The former medieval parish church of St Margaret's is now a ruin with only the round tower standing. Made of knapped flint with brick and stone dressings, it is a Grade II* listed building and a scheduled ancient monument.
The establishment of Norfolk turkeys
In the written memoirs of Lady Dorothy Nevill she recalls in her manuscript Mannington and the Walpoles, Earls of Orford (1894) that her great-grandfather Horatio Walpole, 1st Baron Walpole of Wolterton was given an goodly sinecure by his brother Robert for the sum of £3,000 per annum. This allowed Horatio to acquire hardwood, mainly walnut to make up the doors windows and shutters for the hall. Horatio also imported a quantity of the American turkeys which were kept in the woods around Wolterton and in all probability were the embryo flock for the popular Norfolk turkey breeds of today.
The Walpoles remained in residence at Wolterton until the death of Horatio Walpole, 3rd Earl of Orford in 1858. The 4th Earl also called Horatio went to live at near-by Mannington Hall and Wolterton remained empty until the 1900s. In 1905 restoration work began at the instigation of Robert Horace Walpole, 5th Earl of Orford, who was the nephew of the 4th Earl. He moved back into Wolterton from Mannington and remained there until he died in 1931.
Having no heir, the 5th Earl left the house and estate to a member of the junior line of the Walpole family, Robert Henry Walpole, who became both the 7th Baron Walpole of Wolterton and 9th Baron Walpole of Walpole, he was descended from Thomas Walpole the 2nd son of the 1st Lord Walpole of Wolterton.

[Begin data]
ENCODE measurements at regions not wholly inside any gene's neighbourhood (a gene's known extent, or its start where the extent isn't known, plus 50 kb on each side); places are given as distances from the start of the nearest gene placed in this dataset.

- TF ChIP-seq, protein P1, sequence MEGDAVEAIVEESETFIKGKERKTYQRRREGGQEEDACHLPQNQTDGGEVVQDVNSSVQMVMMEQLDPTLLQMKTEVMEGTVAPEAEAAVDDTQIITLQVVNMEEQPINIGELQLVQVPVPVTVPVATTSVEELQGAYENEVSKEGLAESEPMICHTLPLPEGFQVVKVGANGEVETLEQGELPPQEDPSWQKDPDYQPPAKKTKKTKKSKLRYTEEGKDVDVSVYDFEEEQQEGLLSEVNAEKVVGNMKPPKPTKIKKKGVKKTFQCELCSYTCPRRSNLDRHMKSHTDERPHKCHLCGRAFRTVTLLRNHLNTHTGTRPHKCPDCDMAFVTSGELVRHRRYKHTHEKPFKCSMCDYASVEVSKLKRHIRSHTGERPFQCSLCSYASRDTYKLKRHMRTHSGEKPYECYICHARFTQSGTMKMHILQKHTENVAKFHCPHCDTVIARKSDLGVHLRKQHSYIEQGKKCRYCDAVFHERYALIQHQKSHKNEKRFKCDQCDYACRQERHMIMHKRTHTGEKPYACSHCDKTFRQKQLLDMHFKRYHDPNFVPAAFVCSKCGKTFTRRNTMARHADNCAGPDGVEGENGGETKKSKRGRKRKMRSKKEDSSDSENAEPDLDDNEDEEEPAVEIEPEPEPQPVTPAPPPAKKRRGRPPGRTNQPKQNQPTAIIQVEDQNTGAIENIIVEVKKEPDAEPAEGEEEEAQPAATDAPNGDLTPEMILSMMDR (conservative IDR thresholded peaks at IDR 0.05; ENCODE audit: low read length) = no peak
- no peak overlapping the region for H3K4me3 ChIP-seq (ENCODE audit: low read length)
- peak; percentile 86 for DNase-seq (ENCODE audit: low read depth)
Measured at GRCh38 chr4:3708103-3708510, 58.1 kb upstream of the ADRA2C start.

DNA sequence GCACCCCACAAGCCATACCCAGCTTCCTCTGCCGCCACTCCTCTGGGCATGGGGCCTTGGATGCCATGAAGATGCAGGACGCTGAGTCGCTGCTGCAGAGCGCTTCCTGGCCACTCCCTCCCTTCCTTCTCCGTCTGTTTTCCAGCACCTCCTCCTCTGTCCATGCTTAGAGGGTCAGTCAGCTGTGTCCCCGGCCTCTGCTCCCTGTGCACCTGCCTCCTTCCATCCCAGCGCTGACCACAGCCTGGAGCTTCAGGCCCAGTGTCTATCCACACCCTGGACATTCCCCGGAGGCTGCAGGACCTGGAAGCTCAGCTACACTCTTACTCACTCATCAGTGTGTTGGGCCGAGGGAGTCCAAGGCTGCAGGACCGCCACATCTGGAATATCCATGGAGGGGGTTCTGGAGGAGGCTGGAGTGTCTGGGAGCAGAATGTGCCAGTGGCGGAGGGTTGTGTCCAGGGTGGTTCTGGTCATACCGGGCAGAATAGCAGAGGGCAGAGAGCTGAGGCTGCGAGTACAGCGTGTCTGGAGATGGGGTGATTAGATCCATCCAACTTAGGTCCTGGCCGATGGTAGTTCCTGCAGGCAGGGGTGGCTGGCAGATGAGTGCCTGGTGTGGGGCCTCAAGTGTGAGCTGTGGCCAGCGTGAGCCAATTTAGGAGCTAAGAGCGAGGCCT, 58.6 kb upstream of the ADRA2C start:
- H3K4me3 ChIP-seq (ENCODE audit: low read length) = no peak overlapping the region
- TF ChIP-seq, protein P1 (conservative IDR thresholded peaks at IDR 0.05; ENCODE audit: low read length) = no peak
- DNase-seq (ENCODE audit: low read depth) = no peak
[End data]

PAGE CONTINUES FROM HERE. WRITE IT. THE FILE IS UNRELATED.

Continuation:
The 7th/9th Baron opened the house up to visits from the general public in 1950.
Disaster struck in 1952 when a fire broke out in one of the bedrooms on the second floor, gutting the whole floor and caused serious water damage to the room below after the fire brigade had successfully put out the fire. The fire brigade, estate workers, neighbours and a group of boys from Old Buckenham Hall preparatory school all worked together to save much of the house's contents, with the fire brigade noted for their courage in retrieving many priceless works of art and furniture from the less accessible area engulfed in the fire.
Lord Walpole began the restoration of the hall soon after the fire and after three years the hall was back open to the public.
In 1989 the hall and estate were inherited by his son the 8th/10th Baron Walpole who made his home at nearby Mannington Hall. He was quoted as saying that he was committed to the conservation of the hall and its estate. Despite this he sold several hundred acres of land in 1999 and put the hall and 500 acres of land on the market for sale in 2015.
The house and parkland were bought by designers Peter Sheppard and Keith Day in April 2016.
Dictionary of National Biography. London: Smith, Elder & Co. 1885–1900..